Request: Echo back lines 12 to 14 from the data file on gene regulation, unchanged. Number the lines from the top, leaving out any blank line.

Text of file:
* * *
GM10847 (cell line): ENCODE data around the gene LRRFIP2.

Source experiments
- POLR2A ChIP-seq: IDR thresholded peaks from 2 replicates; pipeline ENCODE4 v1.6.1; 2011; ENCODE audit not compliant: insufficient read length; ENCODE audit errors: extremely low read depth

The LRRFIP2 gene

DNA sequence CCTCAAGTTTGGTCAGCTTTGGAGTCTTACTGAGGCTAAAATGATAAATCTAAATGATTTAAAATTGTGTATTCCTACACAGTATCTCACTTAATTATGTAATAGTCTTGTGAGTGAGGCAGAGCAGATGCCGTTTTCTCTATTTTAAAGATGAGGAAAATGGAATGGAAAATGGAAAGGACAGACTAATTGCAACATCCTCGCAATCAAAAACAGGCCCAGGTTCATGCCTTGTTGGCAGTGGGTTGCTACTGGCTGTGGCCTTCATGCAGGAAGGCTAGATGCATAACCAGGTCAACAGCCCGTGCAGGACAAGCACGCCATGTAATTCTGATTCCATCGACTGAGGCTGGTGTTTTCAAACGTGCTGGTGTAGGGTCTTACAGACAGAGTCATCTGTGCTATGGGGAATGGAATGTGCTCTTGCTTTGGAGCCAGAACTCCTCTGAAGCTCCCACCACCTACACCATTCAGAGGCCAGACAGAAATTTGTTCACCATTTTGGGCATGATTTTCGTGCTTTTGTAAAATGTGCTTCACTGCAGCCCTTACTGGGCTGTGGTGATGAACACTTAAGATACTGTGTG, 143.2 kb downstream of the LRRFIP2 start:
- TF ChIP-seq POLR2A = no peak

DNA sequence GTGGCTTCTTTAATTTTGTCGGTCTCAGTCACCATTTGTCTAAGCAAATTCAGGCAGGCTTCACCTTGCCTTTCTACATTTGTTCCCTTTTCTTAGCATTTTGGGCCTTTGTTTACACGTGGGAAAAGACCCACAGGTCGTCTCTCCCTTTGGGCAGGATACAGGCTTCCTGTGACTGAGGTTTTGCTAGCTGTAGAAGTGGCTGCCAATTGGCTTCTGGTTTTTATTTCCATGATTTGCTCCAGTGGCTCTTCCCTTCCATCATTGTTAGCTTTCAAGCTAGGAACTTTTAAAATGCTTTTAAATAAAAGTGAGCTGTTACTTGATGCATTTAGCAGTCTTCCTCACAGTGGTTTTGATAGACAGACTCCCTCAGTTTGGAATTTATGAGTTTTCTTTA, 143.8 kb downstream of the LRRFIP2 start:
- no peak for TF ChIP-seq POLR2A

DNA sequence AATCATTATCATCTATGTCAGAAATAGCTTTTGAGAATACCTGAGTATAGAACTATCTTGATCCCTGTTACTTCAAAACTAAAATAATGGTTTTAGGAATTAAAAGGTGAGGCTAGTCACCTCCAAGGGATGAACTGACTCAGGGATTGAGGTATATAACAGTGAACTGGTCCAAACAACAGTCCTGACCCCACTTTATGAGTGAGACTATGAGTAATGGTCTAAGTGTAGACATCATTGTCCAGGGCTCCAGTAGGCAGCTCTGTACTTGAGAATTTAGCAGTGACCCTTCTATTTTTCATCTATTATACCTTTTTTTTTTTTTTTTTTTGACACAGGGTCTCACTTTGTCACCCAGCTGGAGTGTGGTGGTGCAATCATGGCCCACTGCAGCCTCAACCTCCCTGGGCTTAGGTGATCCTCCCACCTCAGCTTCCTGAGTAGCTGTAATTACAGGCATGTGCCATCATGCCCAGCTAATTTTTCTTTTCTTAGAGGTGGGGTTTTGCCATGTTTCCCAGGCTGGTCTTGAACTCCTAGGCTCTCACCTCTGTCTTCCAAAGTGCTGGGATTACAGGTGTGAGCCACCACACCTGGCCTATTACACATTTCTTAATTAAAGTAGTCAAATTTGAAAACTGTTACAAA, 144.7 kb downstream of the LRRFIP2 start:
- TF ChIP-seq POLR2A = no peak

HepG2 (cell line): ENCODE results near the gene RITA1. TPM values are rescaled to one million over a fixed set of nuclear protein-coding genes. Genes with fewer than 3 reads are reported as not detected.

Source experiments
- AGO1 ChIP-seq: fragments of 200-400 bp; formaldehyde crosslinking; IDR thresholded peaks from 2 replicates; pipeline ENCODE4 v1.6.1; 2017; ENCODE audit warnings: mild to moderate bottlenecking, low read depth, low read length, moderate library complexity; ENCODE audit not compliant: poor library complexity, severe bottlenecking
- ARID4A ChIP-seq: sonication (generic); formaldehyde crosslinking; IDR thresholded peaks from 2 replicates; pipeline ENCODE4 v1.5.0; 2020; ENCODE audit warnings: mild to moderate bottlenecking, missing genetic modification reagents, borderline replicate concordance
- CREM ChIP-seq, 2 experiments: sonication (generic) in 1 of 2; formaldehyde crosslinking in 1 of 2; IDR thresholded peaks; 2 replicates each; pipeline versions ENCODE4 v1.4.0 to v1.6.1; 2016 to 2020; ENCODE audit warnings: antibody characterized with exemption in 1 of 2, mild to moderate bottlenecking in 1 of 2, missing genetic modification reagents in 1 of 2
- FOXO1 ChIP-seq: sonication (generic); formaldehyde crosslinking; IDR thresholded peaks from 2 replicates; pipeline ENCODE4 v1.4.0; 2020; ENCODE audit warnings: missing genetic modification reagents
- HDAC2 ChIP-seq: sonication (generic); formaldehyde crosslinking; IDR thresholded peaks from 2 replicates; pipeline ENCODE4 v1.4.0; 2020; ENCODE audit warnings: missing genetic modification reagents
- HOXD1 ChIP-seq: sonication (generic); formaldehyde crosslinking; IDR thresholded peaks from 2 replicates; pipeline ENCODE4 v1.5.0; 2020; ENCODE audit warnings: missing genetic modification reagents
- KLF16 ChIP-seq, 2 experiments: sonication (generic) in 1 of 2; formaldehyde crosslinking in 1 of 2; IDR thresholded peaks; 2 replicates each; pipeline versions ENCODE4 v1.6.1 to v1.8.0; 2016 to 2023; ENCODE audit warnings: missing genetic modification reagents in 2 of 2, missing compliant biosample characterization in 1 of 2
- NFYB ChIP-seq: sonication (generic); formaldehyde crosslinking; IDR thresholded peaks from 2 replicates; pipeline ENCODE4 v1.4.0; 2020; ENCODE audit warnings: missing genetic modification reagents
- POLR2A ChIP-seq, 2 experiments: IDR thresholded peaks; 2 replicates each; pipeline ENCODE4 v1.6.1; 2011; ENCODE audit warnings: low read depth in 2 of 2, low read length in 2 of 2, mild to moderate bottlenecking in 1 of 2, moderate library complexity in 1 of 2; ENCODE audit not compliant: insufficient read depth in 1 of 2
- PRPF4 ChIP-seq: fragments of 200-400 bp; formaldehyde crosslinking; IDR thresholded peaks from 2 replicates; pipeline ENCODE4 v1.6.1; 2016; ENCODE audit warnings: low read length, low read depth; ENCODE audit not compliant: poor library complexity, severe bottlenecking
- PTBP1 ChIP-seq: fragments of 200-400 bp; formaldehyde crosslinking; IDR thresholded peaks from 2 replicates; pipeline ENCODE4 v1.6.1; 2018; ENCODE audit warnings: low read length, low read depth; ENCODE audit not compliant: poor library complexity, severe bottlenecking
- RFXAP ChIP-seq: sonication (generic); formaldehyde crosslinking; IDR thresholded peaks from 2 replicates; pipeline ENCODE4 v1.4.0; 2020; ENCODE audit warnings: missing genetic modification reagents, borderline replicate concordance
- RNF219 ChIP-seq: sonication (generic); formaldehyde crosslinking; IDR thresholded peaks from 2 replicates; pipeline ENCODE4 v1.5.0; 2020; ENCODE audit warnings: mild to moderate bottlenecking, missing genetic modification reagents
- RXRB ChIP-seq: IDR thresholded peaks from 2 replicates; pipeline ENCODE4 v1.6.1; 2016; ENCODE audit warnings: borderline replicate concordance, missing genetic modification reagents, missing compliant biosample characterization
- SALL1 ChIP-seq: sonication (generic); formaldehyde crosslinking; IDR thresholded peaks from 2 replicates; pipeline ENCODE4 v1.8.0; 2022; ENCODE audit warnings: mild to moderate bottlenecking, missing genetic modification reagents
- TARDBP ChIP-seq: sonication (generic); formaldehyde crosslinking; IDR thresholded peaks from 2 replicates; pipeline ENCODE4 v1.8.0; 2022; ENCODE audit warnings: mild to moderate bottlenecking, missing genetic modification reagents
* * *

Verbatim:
Source experiments
- AGO1 ChIP-seq: fragments of 200-400 bp; formaldehyde crosslinking; IDR thresholded peaks from 2 replicates; pipeline ENCODE4 v1.6.1; 2017; ENCODE audit warnings: mild to moderate bottlenecking, low read depth, low read length, moderate library complexity; ENCODE audit not compliant: poor library complexity, severe bottlenecking
- ARID4A ChIP-seq: sonication (generic); formaldehyde crosslinking; IDR thresholded peaks from 2 replicates; pipeline ENCODE4 v1.5.0; 2020; ENCODE audit warnings: mild to moderate bottlenecking, missing genetic modification reagents, borderline replicate concordance